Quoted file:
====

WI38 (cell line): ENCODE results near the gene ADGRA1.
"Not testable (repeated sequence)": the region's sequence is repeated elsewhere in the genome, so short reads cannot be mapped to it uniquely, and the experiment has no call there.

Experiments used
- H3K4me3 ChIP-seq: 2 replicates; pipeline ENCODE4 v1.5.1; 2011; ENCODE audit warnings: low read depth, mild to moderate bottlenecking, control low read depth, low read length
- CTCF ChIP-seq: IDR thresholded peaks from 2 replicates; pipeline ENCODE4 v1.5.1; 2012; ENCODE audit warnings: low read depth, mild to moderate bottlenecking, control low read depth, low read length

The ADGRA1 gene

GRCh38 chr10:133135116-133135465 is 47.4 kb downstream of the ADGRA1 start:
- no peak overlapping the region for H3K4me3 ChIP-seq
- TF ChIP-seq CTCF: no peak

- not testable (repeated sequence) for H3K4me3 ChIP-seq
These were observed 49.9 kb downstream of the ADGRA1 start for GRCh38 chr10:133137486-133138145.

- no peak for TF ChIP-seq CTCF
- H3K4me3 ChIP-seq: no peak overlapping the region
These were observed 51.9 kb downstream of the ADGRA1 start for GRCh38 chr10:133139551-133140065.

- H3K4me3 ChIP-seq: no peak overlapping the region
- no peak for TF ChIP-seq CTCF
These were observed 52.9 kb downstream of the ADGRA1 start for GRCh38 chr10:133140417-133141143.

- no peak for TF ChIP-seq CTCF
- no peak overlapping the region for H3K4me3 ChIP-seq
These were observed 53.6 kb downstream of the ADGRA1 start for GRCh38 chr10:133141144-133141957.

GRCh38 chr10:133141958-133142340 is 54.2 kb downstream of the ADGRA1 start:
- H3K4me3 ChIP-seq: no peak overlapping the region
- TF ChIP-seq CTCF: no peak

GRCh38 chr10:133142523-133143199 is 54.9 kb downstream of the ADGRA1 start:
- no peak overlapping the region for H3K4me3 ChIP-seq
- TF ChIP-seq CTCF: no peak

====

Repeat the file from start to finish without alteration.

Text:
WI38 (cell line): ENCODE results near the gene ADGRA1.
"Not testable (repeated sequence)": the region's sequence is repeated elsewhere in the genome, so short reads cannot be mapped to it uniquely, and the experiment has no call there.

Experiments used
- H3K4me3 ChIP-seq: 2 replicates; pipeline ENCODE4 v1.5.1; 2011; ENCODE audit warnings: low read depth, mild to moderate bottlenecking, control low read depth, low read length
- CTCF ChIP-seq: IDR thresholded peaks from 2 replicates; pipeline ENCODE4 v1.5.1; 2012; ENCODE audit warnings: low read depth, mild to moderate bottlenecking, control low read depth, low read length

The ADGRA1 gene

GRCh38 chr10:133135116-133135465 is 47.4 kb downstream of the ADGRA1 start:
- no peak overlapping the region for H3K4me3 ChIP-seq
- TF ChIP-seq CTCF: no peak

- not testable (repeated sequence) for H3K4me3 ChIP-seq
These were observed 49.9 kb downstream of the ADGRA1 start for GRCh38 chr10:133137486-133138145.

- no peak for TF ChIP-seq CTCF
- H3K4me3 ChIP-seq: no peak overlapping the region
These were observed 51.9 kb downstream of the ADGRA1 start for GRCh38 chr10:133139551-133140065.

- H3K4me3 ChIP-seq: no peak overlapping the region
- no peak for TF ChIP-seq CTCF
These were observed 52.9 kb downstream of the ADGRA1 start for GRCh38 chr10:133140417-133141143.

- no peak for TF ChIP-seq CTCF
- no peak overlapping the region for H3K4me3 ChIP-seq
These were observed 53.6 kb downstream of the ADGRA1 start for GRCh38 chr10:133141144-133141957.

GRCh38 chr10:133141958-133142340 is 54.2 kb downstream of the ADGRA1 start:
- H3K4me3 ChIP-seq: no peak overlapping the region
- TF ChIP-seq CTCF: no peak

GRCh38 chr10:133142523-133143199 is 54.9 kb downstream of the ADGRA1 start:
- no peak overlapping the region for H3K4me3 ChIP-seq
- TF ChIP-seq CTCF: no peak